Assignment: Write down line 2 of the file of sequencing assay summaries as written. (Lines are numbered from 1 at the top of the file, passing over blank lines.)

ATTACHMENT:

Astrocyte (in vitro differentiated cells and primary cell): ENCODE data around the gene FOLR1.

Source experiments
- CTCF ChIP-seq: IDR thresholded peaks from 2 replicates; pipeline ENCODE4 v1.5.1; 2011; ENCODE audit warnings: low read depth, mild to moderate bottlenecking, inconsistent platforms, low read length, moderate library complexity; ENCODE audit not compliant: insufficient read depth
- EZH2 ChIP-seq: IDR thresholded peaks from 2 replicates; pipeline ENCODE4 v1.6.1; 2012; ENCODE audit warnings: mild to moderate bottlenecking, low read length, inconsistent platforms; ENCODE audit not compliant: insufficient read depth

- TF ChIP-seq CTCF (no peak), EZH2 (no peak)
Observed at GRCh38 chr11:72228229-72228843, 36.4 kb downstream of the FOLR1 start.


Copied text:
Source experiments